A local tour seemed a prudent way for a lone woman to experience local night life, and Hong-Kong-by-Night included dinner at a floating restaurant and a nightclub performance of Chinese opera. My companions were French and Portuguese tourists, and I practiced talking French with them. When struggling with a foreign language, comprehension is all anyone expects, and what you say doesn't have to be clever or entertaining. The Chinese tour guide spoke only English, with a very proper British accent. He explained that most residents of Hong Kong were proud to be British colonials, with no desire for independence. New construction was everywhere, and our guide expressed a veritable reverence for private enterprise. China was scheduled to regain the colony in 1997, when a ninety-nine-year lease with England would expire. "Private enterprise has spent millions in Hong Kong, and China wouldn't dare retake it," the guide assured us. He was also confident China would not develop tourist facilities for many years. "How could they accomplish such a thing without free-market capitalism?"
I had become hard of hearing and used a hearing device to carry on a conversation. It also helped my social interaction. Few people could ignore a hard-of-hearing lady pointing a microphone at them.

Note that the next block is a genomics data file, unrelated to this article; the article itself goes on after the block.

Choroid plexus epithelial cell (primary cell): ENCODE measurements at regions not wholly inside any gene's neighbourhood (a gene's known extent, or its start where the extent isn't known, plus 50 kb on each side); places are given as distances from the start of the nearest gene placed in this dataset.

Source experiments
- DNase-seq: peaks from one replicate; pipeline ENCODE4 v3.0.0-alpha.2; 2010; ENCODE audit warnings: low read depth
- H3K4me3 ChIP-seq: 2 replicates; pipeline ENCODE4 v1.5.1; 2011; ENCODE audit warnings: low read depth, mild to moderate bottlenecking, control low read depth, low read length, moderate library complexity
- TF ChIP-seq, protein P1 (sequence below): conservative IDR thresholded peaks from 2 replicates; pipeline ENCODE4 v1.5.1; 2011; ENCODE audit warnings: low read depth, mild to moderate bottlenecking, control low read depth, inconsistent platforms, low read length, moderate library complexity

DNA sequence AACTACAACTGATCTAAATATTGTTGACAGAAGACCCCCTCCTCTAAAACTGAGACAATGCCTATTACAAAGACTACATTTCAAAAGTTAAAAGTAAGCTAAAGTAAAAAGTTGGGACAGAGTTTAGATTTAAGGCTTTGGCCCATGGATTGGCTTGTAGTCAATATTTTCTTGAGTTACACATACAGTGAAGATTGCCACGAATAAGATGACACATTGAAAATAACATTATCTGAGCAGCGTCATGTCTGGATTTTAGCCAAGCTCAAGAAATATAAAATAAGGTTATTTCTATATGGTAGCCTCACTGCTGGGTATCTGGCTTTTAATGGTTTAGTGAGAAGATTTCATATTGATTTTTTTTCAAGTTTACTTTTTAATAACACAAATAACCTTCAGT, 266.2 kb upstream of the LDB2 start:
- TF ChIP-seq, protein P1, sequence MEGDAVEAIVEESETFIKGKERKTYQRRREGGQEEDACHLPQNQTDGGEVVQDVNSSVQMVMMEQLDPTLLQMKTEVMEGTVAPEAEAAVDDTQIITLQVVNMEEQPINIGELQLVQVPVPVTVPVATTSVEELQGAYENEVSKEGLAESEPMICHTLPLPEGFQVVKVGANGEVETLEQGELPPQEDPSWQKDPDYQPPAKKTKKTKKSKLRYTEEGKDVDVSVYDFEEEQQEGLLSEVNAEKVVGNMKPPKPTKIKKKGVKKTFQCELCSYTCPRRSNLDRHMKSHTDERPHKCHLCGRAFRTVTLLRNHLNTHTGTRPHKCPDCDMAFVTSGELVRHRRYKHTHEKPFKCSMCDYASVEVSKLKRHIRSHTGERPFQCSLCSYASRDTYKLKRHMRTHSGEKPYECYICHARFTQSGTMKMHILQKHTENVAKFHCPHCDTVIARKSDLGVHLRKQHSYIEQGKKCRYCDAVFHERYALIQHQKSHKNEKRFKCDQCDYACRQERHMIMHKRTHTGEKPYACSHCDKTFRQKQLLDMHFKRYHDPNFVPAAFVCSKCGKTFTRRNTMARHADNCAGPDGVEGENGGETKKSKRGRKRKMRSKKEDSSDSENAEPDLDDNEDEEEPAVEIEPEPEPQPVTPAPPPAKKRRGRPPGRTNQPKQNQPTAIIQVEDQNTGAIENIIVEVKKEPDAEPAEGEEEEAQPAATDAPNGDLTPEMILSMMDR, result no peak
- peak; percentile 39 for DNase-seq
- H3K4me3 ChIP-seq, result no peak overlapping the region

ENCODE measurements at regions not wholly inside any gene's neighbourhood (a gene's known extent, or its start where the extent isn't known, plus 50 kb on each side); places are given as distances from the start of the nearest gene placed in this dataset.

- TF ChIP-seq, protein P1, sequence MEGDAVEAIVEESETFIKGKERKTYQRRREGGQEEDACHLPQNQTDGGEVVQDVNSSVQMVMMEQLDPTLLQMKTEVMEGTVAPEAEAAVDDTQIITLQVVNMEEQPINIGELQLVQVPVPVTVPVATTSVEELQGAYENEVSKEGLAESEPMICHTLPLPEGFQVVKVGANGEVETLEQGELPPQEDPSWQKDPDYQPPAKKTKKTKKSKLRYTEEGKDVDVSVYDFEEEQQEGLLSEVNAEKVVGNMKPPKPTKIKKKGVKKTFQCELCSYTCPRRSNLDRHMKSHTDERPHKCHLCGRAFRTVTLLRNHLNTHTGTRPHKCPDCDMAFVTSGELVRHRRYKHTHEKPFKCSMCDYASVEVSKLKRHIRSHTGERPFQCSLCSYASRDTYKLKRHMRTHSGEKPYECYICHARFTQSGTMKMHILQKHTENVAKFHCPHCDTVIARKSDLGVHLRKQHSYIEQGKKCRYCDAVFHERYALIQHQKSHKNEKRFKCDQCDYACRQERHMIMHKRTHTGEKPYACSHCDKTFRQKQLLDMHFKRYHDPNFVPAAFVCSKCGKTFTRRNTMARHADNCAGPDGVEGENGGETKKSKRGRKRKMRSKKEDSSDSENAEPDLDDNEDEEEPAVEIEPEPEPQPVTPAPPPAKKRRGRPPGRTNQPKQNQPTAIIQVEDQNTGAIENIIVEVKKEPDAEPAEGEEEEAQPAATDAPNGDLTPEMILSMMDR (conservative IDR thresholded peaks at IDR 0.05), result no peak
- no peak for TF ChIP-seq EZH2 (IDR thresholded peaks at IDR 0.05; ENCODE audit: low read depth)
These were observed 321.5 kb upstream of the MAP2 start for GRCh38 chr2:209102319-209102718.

One day I boarded a municipal bus for the northern mainland area of Hong Kong. We passed through towns, their narrow streets lined with tall apartment buildings. People seemed to all do their laundry on the same day. Clothes dryers were not yet common, and long poles stuck out from each window, filling the sky with drying clothes. Hundreds of identically dressed children were on their way to school. Their uniform included a gleaming white shirt, a necktie and a jacket with a school emblem on the pocket. They looked very British. I enjoyed the temples and other sights, but was also eager for something more than the usual tourist experience. At lunch time I got off the bus to look for a real Chinese restaurant, one where only Chinese ate. The restaurant I chose was enormous and full of noisy patrons. A waiter, threading a way through the tightly packed chairs and big round tables, found a place for me at a table with seven other people. The appearance of a Western woman caused them to stop talking for about three minutes. Then they resumed their noisy babble. The waiter didn't speak English, so I pointed to something on the menu. My food, when it arrived, looked strange and wasn't very tasteful. The din of Chinese voices rang in my ears. Across the table a woman was holding a baby with Dienstag, German for Tuesday, embroidered on its bib. The baby was chewing on a big gray chicken claw. As the only Westerner in the room, I must have looked conspicuous, but the Chinese were too polite to stare. They continued laughing, talking and eating. I began to experience an unpleasant sensation of feeling invisible in that huge room of noisy Chinese. I waved for the waiter and gave him some money. Dumping the change in my purse, I left.